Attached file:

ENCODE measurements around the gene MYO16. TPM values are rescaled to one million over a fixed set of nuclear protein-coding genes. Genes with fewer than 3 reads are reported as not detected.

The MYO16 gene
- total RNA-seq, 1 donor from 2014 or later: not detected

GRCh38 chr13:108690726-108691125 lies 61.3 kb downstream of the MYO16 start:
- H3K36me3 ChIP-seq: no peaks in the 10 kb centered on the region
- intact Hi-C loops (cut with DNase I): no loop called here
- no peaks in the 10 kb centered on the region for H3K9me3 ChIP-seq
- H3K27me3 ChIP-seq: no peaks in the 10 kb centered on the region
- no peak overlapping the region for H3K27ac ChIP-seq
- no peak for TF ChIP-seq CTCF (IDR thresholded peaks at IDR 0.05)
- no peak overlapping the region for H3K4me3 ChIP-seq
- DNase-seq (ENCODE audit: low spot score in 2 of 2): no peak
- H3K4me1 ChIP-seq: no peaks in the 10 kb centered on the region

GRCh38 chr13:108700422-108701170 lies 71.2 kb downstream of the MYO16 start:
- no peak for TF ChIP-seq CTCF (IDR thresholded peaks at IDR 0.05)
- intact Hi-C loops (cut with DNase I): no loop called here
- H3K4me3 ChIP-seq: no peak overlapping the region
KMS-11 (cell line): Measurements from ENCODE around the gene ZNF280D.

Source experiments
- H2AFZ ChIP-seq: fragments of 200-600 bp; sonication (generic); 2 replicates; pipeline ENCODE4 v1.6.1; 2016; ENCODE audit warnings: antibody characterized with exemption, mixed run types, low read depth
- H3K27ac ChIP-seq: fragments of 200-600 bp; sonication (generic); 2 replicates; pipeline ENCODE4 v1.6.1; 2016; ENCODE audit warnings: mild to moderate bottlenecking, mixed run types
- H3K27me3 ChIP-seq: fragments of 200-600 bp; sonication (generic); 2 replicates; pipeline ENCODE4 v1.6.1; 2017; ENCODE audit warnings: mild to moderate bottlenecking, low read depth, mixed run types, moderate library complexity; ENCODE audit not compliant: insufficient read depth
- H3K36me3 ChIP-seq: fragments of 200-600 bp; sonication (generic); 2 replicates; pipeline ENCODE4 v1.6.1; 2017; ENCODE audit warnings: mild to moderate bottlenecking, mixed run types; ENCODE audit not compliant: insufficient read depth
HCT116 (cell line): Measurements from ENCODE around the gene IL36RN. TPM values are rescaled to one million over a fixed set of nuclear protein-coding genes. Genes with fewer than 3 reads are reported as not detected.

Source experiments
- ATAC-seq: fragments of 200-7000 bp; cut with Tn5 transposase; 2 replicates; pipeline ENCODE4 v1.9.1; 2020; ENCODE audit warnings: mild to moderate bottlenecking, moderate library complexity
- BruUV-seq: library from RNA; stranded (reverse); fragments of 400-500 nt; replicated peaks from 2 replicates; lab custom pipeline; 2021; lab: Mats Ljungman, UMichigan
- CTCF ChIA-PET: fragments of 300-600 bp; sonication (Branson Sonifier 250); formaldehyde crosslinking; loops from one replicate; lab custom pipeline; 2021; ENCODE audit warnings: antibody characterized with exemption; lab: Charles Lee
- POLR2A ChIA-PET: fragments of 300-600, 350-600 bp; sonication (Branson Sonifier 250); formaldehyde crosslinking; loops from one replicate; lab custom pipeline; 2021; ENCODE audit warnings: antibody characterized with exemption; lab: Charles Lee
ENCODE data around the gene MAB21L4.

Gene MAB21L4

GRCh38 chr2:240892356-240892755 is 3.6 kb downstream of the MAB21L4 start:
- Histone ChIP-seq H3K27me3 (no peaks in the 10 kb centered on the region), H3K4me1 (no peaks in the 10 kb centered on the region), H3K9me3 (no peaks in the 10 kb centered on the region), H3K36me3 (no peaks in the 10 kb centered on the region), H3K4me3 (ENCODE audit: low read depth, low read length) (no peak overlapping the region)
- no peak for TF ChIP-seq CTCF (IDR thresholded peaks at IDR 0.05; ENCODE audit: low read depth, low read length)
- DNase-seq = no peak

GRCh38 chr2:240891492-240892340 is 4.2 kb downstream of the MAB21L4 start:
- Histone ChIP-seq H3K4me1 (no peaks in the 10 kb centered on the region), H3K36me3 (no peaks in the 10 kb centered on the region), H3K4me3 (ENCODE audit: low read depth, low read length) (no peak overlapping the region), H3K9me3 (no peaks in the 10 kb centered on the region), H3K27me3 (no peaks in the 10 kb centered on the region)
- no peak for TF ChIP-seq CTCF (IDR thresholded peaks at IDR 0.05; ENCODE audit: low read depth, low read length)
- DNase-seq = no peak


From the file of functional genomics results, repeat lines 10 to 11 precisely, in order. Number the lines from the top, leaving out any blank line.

- no peak for TF ChIP-seq CTCF (IDR thresholded peaks at IDR 0.05)
- no peak overlapping the region for H3K4me3 ChIP-seq